Articles Posted in OWI

The last two articles about Michigan OWI expungement addressed how to determine if you are eligible for expungement and provided an overview of the procedures that must be followed to obtain an OWI expungement. In both articles we explained why its important for you to seek the advice and assistance of a Michigan Expungement Lawyer.  In this article we will explain some of the benefits and limitations of an OWI expungement.

What does expungement actually mean?

An OWI expungement will remove the conviction from your criminal record, and in most respects, the expungement allow you to proceed in your affairs as though you had never been convicted.  For example, with some limitations that are beyond the scope of this article, a successful OWI expungement will allow you to avoid having to answer “yes” when asked about prior convictions on job and school applications. Again, with some limitations, a successful OWI expungement will also prevent the OWI conviction from showing up on a background check.  and background questionnaires.  Consequently, a successful OWI expungement will close out that chapter of your past and give you a fresh new start.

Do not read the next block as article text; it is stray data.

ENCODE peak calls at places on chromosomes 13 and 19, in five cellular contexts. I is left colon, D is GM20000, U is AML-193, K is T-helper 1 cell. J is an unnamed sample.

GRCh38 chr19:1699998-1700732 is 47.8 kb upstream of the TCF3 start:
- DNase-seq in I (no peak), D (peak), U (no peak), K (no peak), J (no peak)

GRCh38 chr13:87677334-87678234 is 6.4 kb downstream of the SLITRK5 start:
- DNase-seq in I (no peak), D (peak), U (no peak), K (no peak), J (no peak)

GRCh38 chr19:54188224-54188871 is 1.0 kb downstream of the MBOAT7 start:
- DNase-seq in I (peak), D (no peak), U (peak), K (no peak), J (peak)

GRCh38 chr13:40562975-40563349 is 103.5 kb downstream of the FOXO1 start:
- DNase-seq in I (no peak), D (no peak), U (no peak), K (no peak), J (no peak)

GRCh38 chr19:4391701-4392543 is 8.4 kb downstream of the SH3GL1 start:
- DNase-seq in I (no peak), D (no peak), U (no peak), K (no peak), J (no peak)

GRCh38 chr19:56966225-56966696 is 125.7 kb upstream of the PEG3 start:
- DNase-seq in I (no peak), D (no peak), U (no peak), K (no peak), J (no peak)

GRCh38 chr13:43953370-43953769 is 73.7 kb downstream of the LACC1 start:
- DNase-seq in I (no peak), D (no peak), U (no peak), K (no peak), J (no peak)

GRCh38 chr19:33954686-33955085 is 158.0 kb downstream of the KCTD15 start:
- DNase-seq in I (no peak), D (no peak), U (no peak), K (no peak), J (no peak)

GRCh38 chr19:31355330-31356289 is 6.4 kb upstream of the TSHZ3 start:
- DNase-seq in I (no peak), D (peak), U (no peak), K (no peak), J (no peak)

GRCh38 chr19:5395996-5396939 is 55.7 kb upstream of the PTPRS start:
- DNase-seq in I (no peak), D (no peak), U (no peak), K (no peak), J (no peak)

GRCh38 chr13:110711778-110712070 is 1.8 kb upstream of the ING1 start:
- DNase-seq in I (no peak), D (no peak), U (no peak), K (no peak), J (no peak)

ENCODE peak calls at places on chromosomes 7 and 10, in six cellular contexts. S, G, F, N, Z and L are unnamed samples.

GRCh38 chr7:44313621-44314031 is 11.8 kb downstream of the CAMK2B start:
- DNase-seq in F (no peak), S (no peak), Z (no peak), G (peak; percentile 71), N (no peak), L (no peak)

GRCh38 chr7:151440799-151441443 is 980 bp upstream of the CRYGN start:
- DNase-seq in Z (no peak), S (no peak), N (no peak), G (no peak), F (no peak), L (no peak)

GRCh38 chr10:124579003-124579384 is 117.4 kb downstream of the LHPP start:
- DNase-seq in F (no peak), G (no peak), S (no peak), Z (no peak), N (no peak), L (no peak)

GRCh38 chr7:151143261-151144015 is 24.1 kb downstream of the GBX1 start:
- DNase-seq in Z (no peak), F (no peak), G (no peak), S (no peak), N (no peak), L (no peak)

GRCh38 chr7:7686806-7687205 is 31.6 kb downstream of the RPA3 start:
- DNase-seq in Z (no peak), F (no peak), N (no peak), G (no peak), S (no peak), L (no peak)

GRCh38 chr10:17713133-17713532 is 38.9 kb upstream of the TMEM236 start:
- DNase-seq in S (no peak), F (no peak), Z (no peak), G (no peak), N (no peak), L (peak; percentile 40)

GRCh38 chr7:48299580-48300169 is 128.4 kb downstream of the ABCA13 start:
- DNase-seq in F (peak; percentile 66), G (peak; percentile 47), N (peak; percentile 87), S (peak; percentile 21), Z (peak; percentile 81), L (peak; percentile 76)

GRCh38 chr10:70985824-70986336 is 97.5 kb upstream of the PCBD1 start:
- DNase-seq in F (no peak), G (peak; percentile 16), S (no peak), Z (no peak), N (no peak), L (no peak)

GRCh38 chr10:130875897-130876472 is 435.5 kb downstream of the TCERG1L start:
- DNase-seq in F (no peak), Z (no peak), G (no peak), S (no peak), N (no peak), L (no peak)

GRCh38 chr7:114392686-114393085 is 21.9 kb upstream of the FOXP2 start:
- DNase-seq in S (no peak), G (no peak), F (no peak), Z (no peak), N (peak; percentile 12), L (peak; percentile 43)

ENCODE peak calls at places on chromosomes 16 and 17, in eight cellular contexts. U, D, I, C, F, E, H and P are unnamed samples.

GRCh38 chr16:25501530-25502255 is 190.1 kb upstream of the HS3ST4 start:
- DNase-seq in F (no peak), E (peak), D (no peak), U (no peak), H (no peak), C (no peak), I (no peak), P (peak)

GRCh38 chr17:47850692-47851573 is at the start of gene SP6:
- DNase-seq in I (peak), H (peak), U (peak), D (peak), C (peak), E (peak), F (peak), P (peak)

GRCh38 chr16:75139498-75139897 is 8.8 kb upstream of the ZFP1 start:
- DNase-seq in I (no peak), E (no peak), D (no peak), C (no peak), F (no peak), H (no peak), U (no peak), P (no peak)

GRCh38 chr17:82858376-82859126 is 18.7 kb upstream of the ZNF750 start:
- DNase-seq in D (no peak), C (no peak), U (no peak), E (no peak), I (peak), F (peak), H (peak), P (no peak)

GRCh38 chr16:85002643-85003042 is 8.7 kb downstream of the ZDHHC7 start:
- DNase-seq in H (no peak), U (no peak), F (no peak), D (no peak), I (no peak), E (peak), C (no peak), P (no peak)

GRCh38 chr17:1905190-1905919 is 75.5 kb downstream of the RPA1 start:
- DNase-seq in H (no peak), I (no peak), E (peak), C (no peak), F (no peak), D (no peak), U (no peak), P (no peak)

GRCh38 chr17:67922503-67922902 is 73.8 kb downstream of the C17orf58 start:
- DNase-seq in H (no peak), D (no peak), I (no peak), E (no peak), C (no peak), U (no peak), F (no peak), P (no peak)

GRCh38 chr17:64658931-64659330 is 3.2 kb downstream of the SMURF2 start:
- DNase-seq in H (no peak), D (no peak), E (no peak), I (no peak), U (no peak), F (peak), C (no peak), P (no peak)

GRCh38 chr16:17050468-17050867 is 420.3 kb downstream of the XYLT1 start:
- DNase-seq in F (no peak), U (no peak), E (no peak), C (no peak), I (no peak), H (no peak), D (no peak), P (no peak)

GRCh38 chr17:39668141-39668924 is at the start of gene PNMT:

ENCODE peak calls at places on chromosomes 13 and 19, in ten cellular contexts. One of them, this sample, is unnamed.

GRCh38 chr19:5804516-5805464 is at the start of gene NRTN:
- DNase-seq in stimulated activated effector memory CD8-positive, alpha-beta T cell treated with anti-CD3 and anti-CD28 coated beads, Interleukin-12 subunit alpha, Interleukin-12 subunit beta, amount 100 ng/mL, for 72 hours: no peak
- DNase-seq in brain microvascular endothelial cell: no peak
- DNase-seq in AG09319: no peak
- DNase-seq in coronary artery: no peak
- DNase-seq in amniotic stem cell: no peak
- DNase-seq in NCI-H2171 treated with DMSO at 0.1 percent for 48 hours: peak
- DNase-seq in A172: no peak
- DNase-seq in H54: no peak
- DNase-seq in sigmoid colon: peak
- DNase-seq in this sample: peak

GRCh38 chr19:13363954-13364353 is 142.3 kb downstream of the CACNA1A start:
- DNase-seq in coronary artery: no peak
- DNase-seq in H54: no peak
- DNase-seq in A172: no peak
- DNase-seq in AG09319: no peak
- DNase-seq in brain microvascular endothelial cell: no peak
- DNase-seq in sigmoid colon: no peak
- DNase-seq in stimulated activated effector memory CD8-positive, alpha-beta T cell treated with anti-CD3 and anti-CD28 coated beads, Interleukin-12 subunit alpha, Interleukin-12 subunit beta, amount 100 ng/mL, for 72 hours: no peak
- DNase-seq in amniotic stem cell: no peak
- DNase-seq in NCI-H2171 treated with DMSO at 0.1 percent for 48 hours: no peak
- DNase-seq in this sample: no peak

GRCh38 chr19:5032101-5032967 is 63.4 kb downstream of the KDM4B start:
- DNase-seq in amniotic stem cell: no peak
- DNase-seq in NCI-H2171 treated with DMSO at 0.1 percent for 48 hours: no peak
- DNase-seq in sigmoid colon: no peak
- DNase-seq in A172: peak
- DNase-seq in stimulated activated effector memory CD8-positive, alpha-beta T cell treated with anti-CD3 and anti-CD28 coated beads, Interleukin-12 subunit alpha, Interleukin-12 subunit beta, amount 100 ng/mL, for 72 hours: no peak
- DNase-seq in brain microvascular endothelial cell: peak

Seeking and obtaining an expungement of your first OWI offense in Michigan will minimally require the following seven steps: (1) determining eligibility, (2) gathering all the required paperwork, (3) preparing the petition for expungement, (4) serving the petition and all associated paperwork on both the Michigan Attorney General and prosecuting attorney, (5) Filing the petition with the court and obtaining a court date, (6) Preparing for “elocution” and presenting the case to the judge at the hearing, (6) following through subsequent to the hearing to assure the OWI conviction is in fact removed from the criminal record.